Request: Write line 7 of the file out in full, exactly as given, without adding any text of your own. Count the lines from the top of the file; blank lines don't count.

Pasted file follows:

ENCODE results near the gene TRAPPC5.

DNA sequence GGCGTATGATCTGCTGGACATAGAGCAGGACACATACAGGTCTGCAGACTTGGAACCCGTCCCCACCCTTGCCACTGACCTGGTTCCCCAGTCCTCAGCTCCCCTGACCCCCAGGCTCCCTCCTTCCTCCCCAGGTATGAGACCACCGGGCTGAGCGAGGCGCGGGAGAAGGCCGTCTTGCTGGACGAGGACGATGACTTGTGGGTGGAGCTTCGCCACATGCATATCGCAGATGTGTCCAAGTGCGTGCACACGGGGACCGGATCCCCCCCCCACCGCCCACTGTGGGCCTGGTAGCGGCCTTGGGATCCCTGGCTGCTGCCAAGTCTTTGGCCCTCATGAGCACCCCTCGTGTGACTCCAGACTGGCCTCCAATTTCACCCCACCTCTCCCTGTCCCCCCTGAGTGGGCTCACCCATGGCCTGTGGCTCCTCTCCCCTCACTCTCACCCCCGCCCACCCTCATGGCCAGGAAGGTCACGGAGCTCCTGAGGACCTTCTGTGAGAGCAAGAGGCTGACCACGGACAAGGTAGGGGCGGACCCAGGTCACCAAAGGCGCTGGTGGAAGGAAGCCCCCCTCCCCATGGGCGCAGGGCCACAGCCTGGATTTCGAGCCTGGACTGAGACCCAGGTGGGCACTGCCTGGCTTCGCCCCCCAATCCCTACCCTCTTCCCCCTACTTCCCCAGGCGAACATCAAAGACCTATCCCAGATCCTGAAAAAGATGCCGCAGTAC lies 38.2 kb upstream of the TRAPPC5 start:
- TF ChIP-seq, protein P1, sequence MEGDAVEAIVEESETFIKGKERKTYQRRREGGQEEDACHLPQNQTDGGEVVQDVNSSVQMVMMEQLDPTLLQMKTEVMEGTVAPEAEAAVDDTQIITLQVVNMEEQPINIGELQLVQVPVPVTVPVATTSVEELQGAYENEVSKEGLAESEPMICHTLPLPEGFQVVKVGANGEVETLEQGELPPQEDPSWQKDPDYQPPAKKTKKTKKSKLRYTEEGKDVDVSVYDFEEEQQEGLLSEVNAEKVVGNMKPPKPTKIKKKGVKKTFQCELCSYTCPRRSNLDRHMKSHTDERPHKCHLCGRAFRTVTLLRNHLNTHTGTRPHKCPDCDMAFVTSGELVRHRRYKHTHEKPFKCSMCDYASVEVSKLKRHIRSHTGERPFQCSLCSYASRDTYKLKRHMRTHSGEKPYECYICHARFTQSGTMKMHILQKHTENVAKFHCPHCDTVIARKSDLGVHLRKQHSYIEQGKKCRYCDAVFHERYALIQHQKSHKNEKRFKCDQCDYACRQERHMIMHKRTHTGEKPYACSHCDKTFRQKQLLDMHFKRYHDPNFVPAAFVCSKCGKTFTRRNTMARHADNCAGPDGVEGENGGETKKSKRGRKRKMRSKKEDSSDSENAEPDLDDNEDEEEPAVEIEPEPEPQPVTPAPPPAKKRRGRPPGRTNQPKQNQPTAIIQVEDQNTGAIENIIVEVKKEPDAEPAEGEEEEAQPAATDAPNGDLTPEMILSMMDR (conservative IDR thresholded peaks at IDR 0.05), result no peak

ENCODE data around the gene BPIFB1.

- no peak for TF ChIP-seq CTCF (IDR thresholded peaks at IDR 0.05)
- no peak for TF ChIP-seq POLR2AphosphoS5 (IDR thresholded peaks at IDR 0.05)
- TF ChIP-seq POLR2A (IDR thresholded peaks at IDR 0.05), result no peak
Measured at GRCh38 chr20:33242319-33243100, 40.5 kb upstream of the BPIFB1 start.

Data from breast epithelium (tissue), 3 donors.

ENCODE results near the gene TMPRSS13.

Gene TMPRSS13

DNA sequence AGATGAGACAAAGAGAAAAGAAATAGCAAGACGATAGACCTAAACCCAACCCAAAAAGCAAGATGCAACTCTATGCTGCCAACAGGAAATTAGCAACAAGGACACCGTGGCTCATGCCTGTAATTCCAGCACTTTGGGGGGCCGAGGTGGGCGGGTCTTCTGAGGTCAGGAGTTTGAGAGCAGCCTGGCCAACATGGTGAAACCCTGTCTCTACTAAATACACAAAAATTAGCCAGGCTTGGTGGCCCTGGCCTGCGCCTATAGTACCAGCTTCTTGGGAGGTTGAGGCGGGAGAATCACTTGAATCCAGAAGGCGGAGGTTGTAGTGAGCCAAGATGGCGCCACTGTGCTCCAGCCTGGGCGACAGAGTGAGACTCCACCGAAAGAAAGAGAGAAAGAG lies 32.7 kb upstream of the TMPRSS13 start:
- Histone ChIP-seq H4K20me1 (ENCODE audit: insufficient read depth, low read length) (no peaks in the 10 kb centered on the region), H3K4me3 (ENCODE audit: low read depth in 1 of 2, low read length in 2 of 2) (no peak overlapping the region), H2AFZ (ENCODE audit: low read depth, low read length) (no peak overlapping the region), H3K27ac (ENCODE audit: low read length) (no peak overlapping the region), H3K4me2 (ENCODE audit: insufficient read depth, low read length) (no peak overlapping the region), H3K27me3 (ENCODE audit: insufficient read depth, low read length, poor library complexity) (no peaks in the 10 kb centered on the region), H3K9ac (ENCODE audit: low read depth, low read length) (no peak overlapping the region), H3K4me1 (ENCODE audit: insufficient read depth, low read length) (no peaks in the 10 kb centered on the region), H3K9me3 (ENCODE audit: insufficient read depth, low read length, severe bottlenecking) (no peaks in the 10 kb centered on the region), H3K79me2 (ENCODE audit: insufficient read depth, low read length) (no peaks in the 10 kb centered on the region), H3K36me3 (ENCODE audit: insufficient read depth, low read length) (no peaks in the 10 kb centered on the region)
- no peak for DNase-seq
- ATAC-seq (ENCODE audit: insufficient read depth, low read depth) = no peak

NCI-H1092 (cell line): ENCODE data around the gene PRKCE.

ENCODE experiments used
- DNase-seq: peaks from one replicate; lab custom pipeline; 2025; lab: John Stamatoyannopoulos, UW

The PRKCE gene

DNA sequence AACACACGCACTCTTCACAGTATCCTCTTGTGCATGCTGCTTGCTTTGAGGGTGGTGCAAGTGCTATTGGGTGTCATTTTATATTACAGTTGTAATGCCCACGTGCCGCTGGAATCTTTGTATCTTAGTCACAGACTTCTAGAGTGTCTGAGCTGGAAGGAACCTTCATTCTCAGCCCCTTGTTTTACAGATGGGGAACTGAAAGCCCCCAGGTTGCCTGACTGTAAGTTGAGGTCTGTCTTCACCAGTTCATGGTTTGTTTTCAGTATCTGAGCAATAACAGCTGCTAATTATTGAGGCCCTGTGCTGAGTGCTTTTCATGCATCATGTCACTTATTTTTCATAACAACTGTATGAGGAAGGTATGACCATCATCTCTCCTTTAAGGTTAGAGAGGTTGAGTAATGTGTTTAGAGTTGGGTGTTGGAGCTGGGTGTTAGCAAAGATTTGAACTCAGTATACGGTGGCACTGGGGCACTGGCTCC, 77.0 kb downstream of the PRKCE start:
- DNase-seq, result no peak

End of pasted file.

- TF ChIP-seq POLR2A (IDR thresholded peaks at IDR 0.05), result no peak